Technologie • 16.03.2023
13 maart 2023
The shift from multichannel to omnichannel is crucial for engaging customers. As traditional platforms fall short in this area, organizations are transitioning to composable architecture.
In the battle for customer attention, content records continue to be shattered in 2023. Even more videos, blogs, social posts, and whitepapers. This struggle has also resulted in two related strategies: multichannel and omnichannel. A multichannel strategy focuses on expanding reach through the growth of channels and touchpoints.
This way, you increase the chances of reaching (potential) customers with a video, blog, or direct purchase opportunity. This is also relevant for B2B organizations, which used on average twice as many channels in 2021 as in 2016. One could say that a multichannel strategy emphasizes quantity. However, this focus on quantity has its limitations.
The more contact moments, the more difficult it becomes to guarantee consistently high quality across each consecutive touchpoint. At the same time, customers adjust their expectations of their customer journey at a relentless pace. Each new stop in that journey must genuinely add value: an experience that noticeably makes their customer journey easier, more beautiful, or more inspiring.
Now, every experience must seamlessly connect to the previous one. If you schedule a new appointment through customer service, you want to see that information immediately in your mobile app. Moreover, more and more customers expect - consciously or unconsciously - that you use each interaction to get to know them better. Only then can you continue to improve future experiences.
The evolution from multichannel to omnichannel means moving from a large number of individual touchpoints to a personalized 'total experience.' Quality is central. The quality of each subsequent interaction and the quality of the 'holistic' brand experience that emerges when you make your customers' lives easier or more beautiful with each new interaction.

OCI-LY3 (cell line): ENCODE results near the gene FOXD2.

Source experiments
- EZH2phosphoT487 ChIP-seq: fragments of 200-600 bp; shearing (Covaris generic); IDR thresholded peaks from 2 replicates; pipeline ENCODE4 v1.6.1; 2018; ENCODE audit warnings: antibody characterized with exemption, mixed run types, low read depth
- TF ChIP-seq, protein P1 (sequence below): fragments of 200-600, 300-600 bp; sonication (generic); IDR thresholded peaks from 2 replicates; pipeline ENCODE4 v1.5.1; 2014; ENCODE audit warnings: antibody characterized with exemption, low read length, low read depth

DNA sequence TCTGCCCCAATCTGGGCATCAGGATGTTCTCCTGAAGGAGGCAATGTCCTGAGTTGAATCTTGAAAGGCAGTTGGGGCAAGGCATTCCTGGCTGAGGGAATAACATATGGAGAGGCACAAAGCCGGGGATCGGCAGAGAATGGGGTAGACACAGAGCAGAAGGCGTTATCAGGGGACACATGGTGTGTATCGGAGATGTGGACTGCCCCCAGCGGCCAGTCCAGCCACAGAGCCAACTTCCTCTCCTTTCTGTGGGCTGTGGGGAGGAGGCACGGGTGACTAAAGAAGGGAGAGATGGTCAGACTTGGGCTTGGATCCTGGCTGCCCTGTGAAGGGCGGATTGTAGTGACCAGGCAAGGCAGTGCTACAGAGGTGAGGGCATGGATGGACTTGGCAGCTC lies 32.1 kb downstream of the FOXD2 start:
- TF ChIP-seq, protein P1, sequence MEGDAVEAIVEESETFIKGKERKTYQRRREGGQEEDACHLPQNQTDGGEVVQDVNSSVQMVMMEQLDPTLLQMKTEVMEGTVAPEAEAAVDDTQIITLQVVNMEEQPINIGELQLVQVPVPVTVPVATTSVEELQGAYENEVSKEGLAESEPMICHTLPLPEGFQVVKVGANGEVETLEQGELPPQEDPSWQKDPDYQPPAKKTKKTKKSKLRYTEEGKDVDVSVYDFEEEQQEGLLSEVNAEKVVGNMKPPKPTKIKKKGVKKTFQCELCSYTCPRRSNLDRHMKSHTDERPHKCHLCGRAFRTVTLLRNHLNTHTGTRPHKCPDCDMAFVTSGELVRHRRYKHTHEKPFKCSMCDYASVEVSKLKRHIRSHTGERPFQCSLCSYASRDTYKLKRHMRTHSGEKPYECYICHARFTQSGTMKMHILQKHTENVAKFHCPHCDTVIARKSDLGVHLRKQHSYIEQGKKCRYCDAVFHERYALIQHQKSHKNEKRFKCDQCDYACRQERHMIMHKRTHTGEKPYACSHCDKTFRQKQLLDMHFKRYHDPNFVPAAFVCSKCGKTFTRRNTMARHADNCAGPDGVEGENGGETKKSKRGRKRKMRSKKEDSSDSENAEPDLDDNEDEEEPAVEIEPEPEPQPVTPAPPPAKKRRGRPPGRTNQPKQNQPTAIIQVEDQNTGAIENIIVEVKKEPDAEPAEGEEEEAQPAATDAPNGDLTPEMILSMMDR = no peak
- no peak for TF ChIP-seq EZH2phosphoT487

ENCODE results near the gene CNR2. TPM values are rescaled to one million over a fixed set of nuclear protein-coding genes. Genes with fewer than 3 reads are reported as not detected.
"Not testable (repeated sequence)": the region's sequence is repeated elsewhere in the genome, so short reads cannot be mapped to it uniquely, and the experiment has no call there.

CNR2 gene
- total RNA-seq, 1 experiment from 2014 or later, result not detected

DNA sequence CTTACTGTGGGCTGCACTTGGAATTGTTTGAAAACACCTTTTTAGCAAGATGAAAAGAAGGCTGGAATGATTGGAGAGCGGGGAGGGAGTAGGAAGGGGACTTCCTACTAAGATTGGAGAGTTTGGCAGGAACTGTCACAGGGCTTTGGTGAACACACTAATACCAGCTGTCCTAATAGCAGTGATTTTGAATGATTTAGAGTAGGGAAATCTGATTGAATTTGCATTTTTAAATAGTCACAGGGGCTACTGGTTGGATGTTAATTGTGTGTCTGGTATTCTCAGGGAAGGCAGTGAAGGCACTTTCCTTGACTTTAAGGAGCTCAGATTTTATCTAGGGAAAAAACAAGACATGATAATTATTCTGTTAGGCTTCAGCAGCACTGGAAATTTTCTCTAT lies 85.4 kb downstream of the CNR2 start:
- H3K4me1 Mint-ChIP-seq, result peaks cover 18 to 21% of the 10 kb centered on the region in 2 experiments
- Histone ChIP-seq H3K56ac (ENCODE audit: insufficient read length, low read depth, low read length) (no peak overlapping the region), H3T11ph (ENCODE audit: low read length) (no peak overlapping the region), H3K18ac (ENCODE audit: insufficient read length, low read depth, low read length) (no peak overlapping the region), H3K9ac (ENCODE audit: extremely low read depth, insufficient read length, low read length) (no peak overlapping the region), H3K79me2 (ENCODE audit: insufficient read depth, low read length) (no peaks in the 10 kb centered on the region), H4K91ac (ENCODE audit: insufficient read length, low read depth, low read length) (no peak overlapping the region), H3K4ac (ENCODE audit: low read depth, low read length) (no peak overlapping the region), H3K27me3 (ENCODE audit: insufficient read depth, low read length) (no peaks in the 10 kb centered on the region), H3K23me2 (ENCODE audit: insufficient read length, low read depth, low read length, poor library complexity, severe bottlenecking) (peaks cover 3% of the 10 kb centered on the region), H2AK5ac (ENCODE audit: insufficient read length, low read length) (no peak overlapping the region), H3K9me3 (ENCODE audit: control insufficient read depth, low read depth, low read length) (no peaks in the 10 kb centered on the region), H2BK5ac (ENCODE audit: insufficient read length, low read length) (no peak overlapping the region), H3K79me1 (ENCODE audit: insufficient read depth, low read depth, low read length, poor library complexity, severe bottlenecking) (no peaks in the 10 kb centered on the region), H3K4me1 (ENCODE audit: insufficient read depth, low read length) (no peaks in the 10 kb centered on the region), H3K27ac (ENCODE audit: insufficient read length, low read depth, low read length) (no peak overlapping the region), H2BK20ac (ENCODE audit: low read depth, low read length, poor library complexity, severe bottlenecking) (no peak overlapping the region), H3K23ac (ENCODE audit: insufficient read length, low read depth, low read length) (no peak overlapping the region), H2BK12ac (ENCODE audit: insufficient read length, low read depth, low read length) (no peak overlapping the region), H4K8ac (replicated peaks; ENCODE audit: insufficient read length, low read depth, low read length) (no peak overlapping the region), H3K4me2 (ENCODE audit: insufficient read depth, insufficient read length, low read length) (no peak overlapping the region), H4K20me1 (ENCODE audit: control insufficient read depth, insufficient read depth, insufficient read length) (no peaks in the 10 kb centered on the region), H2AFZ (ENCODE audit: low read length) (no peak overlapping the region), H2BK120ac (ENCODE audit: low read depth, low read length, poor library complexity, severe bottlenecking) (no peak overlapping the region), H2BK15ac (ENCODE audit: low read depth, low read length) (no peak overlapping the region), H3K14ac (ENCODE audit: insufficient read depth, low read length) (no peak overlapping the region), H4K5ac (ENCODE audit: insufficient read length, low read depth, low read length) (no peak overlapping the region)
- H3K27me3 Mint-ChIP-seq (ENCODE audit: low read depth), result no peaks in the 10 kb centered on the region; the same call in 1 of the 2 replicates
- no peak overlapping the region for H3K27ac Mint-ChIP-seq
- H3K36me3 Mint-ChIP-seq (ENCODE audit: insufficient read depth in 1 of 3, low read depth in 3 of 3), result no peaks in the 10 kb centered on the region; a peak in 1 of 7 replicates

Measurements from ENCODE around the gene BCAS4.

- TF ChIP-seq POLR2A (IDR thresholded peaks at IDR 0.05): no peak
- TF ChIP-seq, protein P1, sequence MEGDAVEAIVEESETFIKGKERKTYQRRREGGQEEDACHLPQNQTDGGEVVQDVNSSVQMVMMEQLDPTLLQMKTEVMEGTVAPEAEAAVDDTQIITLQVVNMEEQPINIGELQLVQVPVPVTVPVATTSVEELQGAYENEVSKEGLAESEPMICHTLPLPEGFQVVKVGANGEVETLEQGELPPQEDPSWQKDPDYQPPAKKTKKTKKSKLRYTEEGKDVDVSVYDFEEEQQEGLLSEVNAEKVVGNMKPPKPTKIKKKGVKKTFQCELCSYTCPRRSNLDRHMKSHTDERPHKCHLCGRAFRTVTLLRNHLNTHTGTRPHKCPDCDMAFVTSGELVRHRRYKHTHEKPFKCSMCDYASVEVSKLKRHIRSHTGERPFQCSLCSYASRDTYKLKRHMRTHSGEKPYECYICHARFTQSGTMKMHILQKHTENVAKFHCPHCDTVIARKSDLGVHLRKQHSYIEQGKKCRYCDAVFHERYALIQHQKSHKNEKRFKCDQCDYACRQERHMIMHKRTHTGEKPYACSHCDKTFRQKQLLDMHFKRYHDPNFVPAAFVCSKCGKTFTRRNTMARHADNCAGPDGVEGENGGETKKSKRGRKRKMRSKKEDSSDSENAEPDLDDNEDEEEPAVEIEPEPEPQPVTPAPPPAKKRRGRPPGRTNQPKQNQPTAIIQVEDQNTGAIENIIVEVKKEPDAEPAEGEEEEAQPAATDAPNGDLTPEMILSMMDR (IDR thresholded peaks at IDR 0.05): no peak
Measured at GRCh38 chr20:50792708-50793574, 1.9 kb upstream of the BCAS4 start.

Data plays a crucial role in the evolution from multichannel to omnichannel. Was a customer previously on your website, in your app, or in your store? What interaction, content consumption, or purchase resulted from that, and what does it mean for the current needs of your customer? Unfortunately, traditional platforms often fall short in bringing together and activating this information.
Moreover, these platforms create significant interdependence between the front and back ends of your customer experience. This means, for example, that you cannot add a new touchpoint to the front end without first adjusting the back end. The platforms and systems that manage content and customer profiles, process orders, or enable secure payments.
This is one of the main reasons why more and more organizations are switching to Composable Architecture. This modular approach to software development allows you to create complex digital solutions using components specifically developed for that purpose. This way, you always have applications and platforms that seamlessly align with your specific challenges.
Read our longread:
"Composable Architecture Gives Customer-Centric Organizations Digital Resilience
(reading time: 9 minutes)
Do 'monolithic' software suites limit your flexibility and responsiveness?
Why do more and more customer journeys end up in digital sameness?
How to evolve from a multichannel to an omnichannel customer experience?
What is the power of microservices, APIs, cloud-native, and headless (MACH)?
Is a composable Digital Experience Platform the Holy Grail for marketers?
Why doesn't every customer-centric organization immediately switch to Composable Architecture?